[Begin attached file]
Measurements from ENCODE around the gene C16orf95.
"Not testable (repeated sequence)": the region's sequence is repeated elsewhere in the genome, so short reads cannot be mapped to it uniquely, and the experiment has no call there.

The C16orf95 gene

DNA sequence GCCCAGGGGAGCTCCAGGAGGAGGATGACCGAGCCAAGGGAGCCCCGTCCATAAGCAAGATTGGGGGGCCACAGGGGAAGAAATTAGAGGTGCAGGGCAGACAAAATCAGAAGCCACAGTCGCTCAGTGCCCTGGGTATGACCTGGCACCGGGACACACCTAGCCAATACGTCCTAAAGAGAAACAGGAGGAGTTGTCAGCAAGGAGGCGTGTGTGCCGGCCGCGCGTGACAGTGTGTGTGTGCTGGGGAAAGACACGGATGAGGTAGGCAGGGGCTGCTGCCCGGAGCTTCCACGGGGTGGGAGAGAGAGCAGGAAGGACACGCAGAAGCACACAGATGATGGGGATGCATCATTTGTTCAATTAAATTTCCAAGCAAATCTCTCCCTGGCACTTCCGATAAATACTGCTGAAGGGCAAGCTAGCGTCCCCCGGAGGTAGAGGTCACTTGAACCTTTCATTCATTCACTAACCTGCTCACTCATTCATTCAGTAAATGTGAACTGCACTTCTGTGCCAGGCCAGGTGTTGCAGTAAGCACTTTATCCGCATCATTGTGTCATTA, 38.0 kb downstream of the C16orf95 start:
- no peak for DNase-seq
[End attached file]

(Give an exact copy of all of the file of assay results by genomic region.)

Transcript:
Measurements from ENCODE around the gene C16orf95.
"Not testable (repeated sequence)": the region's sequence is repeated elsewhere in the genome, so short reads cannot be mapped to it uniquely, and the experiment has no call there.

The C16orf95 gene

DNA sequence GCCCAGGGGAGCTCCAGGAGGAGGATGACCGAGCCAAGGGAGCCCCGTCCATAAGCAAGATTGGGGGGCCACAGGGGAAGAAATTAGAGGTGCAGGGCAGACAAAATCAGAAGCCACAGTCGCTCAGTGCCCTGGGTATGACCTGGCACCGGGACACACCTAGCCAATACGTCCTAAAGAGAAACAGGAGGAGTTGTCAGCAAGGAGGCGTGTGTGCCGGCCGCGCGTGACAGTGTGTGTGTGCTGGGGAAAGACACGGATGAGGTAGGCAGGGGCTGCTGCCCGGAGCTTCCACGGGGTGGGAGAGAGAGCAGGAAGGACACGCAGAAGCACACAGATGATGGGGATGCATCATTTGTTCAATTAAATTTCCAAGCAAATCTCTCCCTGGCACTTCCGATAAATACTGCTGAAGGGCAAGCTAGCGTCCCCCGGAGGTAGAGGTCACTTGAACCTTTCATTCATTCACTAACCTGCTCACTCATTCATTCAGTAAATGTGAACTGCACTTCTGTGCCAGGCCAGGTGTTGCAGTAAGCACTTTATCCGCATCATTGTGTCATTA, 38.0 kb downstream of the C16orf95 start:
- no peak for DNase-seq